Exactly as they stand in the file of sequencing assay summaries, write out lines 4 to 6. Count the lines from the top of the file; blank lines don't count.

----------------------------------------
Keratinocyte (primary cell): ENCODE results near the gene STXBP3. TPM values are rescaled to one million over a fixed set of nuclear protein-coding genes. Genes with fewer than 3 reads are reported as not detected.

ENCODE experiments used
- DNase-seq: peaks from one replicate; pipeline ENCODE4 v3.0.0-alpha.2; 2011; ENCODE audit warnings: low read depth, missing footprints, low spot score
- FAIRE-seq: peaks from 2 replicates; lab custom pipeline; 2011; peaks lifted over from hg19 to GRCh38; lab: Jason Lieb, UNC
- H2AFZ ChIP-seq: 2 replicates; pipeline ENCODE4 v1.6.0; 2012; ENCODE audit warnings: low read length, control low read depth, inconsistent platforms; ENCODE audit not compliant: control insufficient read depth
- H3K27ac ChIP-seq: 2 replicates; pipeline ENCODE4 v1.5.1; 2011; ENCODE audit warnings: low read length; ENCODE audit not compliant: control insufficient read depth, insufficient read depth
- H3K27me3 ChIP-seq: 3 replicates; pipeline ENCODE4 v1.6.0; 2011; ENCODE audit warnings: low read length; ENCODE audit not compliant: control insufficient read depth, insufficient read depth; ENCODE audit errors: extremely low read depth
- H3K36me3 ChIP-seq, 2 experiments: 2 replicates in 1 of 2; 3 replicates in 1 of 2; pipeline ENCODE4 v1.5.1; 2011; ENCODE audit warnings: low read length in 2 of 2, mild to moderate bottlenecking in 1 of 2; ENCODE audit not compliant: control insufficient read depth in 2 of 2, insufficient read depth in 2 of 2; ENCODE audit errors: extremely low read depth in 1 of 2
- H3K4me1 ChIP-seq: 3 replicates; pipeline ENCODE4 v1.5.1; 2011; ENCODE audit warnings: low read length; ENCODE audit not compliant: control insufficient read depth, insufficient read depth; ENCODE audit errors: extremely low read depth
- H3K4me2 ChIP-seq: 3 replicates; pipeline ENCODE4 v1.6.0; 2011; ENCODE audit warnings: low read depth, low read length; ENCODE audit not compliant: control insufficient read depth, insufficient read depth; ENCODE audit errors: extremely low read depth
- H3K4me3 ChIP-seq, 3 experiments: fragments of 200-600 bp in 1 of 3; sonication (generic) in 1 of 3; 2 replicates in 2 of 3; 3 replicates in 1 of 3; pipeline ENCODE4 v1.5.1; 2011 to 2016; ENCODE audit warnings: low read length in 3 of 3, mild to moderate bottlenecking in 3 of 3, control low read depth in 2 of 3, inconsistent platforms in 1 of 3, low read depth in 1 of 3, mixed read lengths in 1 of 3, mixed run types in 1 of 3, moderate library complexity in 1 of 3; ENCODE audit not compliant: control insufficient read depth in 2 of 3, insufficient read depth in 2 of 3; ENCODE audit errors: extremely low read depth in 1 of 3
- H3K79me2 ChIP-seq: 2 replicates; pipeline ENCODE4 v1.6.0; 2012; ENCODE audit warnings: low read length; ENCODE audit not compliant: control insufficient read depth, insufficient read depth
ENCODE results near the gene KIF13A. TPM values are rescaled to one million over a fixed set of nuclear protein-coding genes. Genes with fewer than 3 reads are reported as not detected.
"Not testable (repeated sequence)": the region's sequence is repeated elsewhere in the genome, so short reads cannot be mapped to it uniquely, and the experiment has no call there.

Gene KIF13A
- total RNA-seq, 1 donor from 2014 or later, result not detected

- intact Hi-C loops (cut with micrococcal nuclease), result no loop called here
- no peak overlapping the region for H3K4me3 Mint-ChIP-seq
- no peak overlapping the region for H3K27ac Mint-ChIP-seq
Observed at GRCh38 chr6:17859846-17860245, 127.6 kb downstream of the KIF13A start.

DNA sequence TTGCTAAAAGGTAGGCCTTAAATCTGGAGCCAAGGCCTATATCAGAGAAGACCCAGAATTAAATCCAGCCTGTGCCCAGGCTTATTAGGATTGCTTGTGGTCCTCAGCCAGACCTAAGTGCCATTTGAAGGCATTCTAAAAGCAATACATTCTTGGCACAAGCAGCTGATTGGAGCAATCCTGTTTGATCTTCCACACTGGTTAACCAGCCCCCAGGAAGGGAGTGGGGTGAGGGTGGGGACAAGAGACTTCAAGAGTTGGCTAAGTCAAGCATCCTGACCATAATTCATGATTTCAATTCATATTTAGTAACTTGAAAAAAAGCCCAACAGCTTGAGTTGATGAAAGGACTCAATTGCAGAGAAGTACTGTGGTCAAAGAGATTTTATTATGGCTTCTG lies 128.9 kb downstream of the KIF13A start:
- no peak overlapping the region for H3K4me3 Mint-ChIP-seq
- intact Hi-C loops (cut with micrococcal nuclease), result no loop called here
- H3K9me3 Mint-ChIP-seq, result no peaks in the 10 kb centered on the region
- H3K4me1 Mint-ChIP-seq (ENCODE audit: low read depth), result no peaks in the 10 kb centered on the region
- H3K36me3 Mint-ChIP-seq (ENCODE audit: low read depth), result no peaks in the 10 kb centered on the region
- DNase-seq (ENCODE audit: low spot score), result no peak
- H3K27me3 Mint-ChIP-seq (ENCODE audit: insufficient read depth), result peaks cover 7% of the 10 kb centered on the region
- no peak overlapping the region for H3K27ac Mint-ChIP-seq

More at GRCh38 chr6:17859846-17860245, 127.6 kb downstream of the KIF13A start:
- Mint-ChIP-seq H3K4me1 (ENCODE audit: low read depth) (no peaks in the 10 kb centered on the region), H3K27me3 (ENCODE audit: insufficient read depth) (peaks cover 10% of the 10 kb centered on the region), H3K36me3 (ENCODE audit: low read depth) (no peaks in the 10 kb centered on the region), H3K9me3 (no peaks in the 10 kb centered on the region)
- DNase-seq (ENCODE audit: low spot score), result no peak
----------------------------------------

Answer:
- FAIRE-seq: peaks from 2 replicates; lab custom pipeline; 2011; peaks lifted over from hg19 to GRCh38; lab: Jason Lieb, UNC
- H2AFZ ChIP-seq: 2 replicates; pipeline ENCODE4 v1.6.0; 2012; ENCODE audit warnings: low read length, control low read depth, inconsistent platforms; ENCODE audit not compliant: control insufficient read depth
- H3K27ac ChIP-seq: 2 replicates; pipeline ENCODE4 v1.5.1; 2011; ENCODE audit warnings: low read length; ENCODE audit not compliant: control insufficient read depth, insufficient read depth